This is handy, because it’s a lot easier to win such a case in court.

Sure, I can see this. As others have pointed out, it’s also the inconvenience of not having your stuff RIGHT NOW.

So… Tell you what. I’ll accept that my $50 jeans are only worth $10 now. So give me $10, and I’ll look for an exact replacement at a thrift store or garage sale. So that’s $10 for the jeans, and 8 hours of my time at $20/hour. $170 please.

ETA: This is one reason why the bank should cut a cheque for $18,000 now. And the toaster. Don’t forget the toaster.

I would assume that they put the address into a GPS and it took them to the wrong house. If it’s a very rural area and no one has street numbers on the mailbox, that’s really really wrong. If the number on the mailbox was wrong and they didn’t notice, that’s even worse.


confuses me.

Your user name explains this response. Corporate officers are responsible for the actions of their employees. And if Lee Iacocca didn’t take reasonable measures to insure the safety of vehicles he could be criminally liable. This includes reasonable measures to insure his employees were doing their job properly.

I’m gonna pay her off in used clothing and furniture and office supplies. :stuck_out_tongue:

This is why I said that the punishment should make the bank sting. The penalty should be severe enough that the bank has a financial incentive not to do it again.

I am a firm believer in the idea that all addresses should be painted on the driveway curb AND should be prominently displayed above or on the mailbox. This isn’t just in case of GPS failure, but because someone might want to come visit you, or you might need an ambulance or fire truck, or hell, you might want a pizza. Now me, personally, I’d prefer to paint my house purple and just direct everyone to it that way (“Yeah, you go down Main, past the fountain, and mine is the bright purple house on the left, you can’t miss it”) but my husband doesn’t care for that idea. There should be a standardized location for street addresses! This goes double for businesses.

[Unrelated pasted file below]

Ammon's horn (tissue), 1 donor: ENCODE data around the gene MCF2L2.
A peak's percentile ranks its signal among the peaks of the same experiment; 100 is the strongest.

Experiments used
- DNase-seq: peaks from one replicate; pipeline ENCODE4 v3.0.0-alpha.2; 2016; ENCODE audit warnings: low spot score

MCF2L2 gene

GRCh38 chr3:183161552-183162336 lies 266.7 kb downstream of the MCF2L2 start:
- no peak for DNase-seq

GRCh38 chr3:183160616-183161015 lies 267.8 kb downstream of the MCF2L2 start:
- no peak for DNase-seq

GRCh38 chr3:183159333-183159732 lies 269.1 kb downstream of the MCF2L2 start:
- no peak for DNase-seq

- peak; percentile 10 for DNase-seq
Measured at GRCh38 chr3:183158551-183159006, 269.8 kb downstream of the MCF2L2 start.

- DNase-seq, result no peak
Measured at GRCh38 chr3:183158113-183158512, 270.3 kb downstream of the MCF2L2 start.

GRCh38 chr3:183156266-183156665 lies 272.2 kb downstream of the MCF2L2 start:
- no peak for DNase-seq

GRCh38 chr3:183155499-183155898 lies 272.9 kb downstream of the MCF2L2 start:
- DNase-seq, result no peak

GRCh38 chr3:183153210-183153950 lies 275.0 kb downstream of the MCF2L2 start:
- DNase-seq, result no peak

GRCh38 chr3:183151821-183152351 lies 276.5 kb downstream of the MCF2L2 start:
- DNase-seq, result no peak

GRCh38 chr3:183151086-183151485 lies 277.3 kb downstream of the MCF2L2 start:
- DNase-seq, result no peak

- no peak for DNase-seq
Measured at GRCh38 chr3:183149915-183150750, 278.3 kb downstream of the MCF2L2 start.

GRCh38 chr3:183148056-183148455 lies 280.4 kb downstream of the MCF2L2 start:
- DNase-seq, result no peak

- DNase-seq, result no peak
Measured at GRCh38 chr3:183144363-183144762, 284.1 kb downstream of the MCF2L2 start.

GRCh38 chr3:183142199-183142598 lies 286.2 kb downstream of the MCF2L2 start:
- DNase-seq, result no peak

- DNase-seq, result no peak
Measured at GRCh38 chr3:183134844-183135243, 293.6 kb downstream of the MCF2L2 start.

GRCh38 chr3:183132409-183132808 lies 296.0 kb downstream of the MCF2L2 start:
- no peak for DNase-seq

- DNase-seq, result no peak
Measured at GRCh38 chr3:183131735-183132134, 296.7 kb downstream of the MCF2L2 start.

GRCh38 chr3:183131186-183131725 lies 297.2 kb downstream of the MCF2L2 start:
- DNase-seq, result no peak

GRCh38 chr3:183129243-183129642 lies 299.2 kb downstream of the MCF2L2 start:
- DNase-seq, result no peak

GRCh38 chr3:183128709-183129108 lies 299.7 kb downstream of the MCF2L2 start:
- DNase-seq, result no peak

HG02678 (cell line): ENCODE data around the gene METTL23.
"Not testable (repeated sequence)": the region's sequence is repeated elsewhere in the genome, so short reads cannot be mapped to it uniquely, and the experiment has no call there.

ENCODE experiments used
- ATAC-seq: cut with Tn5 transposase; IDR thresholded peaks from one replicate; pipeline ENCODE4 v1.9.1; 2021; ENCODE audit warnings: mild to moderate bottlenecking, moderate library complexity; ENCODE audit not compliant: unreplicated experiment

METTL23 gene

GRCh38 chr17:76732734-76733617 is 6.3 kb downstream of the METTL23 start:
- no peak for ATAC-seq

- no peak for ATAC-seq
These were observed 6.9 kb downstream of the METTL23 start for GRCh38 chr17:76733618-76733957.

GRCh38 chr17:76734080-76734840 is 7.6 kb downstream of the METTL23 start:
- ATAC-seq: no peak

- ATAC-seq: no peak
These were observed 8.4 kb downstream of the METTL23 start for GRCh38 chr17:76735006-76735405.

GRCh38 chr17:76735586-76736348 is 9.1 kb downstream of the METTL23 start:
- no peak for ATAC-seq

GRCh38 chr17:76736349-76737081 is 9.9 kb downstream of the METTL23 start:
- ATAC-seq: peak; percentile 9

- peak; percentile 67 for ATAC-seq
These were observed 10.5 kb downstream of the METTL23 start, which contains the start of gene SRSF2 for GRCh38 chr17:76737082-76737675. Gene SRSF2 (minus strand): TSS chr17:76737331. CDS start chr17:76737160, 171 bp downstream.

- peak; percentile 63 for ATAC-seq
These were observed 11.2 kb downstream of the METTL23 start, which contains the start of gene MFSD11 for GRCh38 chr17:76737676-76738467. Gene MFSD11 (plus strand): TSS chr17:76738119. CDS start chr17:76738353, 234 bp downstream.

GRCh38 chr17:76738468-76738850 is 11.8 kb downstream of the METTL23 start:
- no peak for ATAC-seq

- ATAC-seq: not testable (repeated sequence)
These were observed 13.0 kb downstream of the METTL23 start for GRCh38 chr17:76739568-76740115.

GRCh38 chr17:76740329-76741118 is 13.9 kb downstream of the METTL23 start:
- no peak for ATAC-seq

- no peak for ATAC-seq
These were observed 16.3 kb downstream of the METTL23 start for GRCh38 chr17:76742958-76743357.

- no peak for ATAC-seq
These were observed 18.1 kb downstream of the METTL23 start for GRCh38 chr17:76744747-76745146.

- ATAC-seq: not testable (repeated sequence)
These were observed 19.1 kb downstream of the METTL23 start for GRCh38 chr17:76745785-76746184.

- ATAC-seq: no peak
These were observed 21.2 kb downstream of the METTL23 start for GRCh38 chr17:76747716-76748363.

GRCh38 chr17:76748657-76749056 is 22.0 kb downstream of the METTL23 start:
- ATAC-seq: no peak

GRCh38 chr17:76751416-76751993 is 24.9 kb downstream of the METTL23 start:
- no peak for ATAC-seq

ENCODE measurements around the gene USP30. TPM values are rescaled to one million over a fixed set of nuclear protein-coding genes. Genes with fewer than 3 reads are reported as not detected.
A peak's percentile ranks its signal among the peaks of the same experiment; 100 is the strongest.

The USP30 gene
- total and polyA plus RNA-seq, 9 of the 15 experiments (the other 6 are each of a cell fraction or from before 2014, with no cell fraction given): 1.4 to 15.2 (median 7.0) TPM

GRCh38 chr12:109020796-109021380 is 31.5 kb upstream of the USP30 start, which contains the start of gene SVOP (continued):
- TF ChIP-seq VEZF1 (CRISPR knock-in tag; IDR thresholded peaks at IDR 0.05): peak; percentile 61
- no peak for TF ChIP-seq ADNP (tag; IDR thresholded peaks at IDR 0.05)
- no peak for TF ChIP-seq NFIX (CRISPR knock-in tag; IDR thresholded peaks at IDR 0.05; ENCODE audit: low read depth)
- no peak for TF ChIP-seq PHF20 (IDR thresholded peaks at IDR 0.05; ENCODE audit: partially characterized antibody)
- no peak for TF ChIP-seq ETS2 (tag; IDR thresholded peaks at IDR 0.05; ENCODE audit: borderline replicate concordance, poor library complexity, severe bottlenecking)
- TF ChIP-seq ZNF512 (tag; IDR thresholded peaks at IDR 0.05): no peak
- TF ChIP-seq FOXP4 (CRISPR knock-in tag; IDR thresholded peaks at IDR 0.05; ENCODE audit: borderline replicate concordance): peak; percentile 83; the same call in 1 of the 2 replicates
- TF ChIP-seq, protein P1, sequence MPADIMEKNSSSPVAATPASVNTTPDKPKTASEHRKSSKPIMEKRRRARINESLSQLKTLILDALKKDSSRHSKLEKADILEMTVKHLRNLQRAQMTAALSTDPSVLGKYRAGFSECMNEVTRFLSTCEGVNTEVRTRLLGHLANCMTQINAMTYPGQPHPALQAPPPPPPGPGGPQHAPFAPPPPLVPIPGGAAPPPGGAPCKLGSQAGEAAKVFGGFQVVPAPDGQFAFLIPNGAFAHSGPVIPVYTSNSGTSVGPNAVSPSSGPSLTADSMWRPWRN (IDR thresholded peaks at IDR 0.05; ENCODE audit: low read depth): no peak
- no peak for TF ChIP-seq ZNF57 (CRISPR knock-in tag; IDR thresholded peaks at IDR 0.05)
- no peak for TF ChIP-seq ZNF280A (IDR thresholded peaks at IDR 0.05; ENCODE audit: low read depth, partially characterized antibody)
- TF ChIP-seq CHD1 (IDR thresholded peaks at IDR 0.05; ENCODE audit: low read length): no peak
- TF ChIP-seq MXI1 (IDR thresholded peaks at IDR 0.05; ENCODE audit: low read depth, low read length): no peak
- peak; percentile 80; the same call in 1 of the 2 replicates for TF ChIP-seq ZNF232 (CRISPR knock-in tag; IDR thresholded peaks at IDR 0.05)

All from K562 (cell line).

<pant pant> I gotta say, I love my Garmin, most of the time. Pre-Garmin, I spent far too much time slowly cruising up one street or another at 15 MPH, peering anxiously at addresses, trying to find that clinic.

This is what the lady should have done, not ask $18K. Sue the bank into the ground. Lawyer up big-time and go for massive punitive damages. Make the bank bleed, and hope it also costs a number of executives their jobs.

When I worked for the car company many a time I saw them settle with a customer when the customer was clearly wrong and should have not gotten anything.
The reason? It costs about a hundred grand to take such a case to trial. Cheaper to write a check.

I use Google Maps all day everyday. It takes me to the wrong address all the time. I’d say about 1 in 100 shows the wrong house. And I’m with Lynn about displaying addresses. Especially business’ why make it hard for people to find your place of business? You want me to show up at your house to work on time. Yet I have to drive up and down the street three times counting houses trying to figure out which one is yours.

God I get so fucking tired of the recreational outrage and cries for blood over a fucking mistake. I guess I shouldn’t be surprised that the first response to somebody doing something wrong is to hear cries of “SUE THEM!!! MAKE THEM BLEEEEEEEEED!!!”, but it’s so damn frustrating. Gosh, I wonder why our legal is choked with dumb ass lawsuits, people suing at the drop of a hat, and the cries for hyper-inflated monetary awards from idiots.

Hamlet, that was one of the stupidest things I’ve ever read anyone post on this board. That includes stuff from Clothahump.

Care to explain, because I’m not seeing how not wanting people to lose jobs or a bank to be run into the ground over a dumb mistake is stupid. Granted I’ll defer to your in depth knowledge of stupid, but maybe you could help me out.